Contracting State for services rendered in the other Contracting State in his
capacity as a member of the board of directors of a company that is a
resident of the other Contracting State may be taxed in that other
Contracting State.
The treaties with France and the U.K. follow this approach. Many treat
directors the same as independent workers.
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Income Tax Treaties – Provisions Relating Only To Individuals
Artists and Athletes.
Many treaties include special rules regarding artists and athletes (sometimes
referred to as “entertainers” and “sportsmen”). These rules usually provide that if a resident
of one country works in the other as an artist or athlete, some of the income earned may be
protected from tax in that other country, but usually not to the same degree as other
workers who are not artists or athletes. These rules also frequently address the situation
where the income in respect of these activities accrues to someone other than the artist or
athlete (including so-called “star companies”). The basic idea is that artists and athletes, like
other workers, should be exempt from host country tax on income earned in the host
country to some degree, but not to the same degree as other kinds of workers due to the
possibility that an artist or athlete may have the opportunity to earn a large amount of
income in a short period of time. Many treaties also provide more favorable treatment for
artists and athletes participating in activities the two countries desire to promote, such as
cultural exchange programs.
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Income Tax Treaties – Provisions Relating Only To Individuals
Students, Business Apprentices, Teaches And Researchers.
Many foreign individuals who come to the U.S. do so to pursue part-time
or full-time education, to receive on-the-job business training through
apprenticeships or similar programs, to teach, or to do research. While in the
U.S., these individuals may have income connected with their educational or
research activities (such as stipends, scholarships, fellowships, assistantships,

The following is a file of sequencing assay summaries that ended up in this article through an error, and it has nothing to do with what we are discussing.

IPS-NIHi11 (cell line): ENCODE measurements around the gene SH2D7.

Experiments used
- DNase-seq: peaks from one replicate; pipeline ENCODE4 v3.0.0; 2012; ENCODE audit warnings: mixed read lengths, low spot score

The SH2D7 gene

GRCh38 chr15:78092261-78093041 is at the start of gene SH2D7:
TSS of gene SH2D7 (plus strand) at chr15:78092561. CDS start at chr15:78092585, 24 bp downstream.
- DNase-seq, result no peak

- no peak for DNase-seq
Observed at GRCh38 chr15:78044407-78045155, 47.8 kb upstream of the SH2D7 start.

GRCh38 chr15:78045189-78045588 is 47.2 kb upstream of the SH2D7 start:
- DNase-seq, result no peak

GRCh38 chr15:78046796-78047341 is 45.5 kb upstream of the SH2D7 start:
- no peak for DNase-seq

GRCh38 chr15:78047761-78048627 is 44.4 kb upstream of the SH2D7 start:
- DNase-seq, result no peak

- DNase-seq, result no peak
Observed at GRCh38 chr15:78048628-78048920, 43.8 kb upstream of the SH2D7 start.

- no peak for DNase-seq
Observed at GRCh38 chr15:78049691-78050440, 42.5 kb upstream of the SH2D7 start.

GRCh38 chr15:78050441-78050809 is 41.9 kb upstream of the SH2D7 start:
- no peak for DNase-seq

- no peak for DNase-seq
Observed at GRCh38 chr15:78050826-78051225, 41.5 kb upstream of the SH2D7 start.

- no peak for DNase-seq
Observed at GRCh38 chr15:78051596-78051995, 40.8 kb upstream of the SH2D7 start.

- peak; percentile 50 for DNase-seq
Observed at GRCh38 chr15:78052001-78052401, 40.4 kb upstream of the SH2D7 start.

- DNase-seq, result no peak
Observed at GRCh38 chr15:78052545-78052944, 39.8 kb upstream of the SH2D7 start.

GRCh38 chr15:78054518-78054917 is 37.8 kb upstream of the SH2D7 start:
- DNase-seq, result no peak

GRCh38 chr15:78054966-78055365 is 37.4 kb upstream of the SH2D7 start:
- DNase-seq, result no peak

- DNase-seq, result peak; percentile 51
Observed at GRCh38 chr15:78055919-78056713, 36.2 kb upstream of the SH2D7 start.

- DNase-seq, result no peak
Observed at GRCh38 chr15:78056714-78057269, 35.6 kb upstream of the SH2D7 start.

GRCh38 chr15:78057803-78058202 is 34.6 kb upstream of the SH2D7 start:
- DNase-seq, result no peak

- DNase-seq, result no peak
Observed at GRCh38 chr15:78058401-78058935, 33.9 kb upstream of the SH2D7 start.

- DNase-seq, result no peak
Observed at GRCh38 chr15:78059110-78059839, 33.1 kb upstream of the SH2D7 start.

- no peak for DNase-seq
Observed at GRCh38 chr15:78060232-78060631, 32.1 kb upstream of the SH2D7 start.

apprentice pay, or teaching salaries) and they may have other forms of income
from sources outside the U.S. which they use to support their educational or
research activities here. Many of these individuals will qualify for treaty tax
benefits.
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Income Tax Treaties – Provisions Relating Only To Individuals
Pensions, Social Security Benefits and Annuities.
The taxation of pensions and social security benefits is complex.
Treaties typically deal with these items when they are received. For social
security, the question of how an international worker pays social security taxes
and accrues social security benefits as services are performed is addressed by
social security totalization agreements. Even after the application of totalization
agreement provisions, however, it is possible for a retired individual taxpayer to
be collecting social security benefits in his home country, social security benefits
from one or more foreign countries in which the taxpayer accrued benefits while
working there, and pensions from an employer in the home country and one or
more foreign employers. Absent applicable treaty provisions, the possibility that
such an individual will be subject to unfair double taxation by two or more
countries is very high.
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Income Not Attributable To A
Permanent Establishment
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Interest
Most U.S. tax treaties contain an article dealing with interest, the
main purpose of which is to limit, on a reciprocal basis, each Contracting
State's right to tax interest income arising in its jurisdiction and not
attributable to a permanent establishment in the source state. For U.S.-
source interest, the effect is to reduce the general 30% tax rate typically to
zero, but only if paid to a person who resides in the other Contracting State
and beneficially owns the interest income. Treaties generally do not address
interest paid or received by a non-resident.
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Dividends
Most treaties contain an article dealing with dividends, the main
purpose of which is to limit, on a reciprocal basis, each Contracting State's
right to tax dividend income arising in its jurisdiction if it is not attributable to
a permanent establishment in that jurisdiction. For U.S.-source dividends,
the effect is to lower the general 30% tax rate, typically, to 15% on portfolio